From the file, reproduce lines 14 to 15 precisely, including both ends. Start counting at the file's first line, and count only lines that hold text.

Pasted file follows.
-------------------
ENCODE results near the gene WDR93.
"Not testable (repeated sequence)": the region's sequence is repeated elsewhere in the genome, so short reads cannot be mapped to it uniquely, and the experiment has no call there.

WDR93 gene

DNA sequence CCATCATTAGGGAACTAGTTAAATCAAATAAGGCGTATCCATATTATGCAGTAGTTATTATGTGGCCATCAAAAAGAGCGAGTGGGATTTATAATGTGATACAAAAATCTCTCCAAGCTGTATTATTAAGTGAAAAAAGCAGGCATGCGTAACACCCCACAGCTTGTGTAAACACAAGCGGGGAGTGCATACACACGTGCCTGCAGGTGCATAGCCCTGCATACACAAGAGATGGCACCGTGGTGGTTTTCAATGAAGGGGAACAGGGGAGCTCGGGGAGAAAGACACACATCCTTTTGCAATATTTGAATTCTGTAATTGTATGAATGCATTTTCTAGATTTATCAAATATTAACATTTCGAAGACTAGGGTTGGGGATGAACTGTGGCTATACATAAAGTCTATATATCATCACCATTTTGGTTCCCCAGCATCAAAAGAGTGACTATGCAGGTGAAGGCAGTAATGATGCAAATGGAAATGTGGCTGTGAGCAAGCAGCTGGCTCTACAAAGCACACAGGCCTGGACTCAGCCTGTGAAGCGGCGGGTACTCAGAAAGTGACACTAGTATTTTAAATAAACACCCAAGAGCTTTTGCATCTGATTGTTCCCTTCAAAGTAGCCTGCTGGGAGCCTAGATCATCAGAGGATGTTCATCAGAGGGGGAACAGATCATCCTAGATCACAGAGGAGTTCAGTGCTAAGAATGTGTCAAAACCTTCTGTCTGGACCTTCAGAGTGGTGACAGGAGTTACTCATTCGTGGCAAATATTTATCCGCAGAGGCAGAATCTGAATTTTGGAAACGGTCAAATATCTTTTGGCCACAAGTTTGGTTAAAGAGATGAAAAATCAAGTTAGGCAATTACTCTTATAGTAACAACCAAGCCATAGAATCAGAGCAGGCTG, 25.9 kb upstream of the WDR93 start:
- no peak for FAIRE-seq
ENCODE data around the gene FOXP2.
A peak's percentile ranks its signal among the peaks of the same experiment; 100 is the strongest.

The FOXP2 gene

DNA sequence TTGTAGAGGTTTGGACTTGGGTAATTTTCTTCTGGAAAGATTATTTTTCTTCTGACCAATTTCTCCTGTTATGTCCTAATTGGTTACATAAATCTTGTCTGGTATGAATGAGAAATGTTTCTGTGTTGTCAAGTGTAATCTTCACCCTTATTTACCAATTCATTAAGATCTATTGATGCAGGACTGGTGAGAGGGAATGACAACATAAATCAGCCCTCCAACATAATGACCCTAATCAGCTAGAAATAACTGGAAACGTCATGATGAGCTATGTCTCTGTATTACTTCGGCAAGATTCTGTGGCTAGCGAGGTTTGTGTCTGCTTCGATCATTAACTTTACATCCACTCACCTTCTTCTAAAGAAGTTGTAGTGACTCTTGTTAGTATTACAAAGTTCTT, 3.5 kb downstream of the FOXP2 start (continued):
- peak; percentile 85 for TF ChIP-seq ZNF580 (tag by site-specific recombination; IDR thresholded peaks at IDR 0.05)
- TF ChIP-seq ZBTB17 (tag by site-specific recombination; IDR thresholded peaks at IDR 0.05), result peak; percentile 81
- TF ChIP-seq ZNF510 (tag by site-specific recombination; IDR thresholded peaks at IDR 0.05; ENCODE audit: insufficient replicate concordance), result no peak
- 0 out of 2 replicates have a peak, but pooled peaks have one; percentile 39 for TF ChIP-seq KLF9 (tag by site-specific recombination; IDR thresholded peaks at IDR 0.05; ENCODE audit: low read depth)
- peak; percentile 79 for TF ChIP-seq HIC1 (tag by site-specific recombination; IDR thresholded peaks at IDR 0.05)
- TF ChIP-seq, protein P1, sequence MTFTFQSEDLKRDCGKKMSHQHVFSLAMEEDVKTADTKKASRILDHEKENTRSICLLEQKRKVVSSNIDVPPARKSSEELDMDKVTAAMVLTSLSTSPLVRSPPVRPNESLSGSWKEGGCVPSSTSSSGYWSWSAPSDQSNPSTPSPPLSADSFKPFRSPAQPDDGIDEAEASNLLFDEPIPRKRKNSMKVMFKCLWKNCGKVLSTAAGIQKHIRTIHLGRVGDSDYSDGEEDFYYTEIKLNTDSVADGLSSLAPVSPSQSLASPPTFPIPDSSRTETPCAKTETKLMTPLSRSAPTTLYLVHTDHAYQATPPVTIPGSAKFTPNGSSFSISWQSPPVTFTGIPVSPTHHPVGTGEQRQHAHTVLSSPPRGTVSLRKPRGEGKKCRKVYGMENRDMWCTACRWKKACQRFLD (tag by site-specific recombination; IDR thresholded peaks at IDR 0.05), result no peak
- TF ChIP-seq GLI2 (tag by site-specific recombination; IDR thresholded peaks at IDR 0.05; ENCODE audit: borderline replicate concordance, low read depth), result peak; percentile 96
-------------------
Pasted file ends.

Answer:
- peak; percentile 79 for TF ChIP-seq HIC1 (tag by site-specific recombination; IDR thresholded peaks at IDR 0.05)
- TF ChIP-seq, protein P1, sequence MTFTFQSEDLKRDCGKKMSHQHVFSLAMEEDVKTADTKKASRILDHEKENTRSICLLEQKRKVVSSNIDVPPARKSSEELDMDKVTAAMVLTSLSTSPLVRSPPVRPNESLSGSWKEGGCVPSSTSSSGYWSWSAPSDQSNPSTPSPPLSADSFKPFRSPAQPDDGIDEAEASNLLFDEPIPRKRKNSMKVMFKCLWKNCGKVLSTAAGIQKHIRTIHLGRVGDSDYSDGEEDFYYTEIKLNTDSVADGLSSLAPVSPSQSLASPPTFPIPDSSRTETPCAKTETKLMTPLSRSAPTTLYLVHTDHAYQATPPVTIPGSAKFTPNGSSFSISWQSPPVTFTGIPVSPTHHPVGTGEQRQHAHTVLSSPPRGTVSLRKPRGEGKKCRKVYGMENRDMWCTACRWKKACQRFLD (tag by site-specific recombination; IDR thresholded peaks at IDR 0.05), result no peak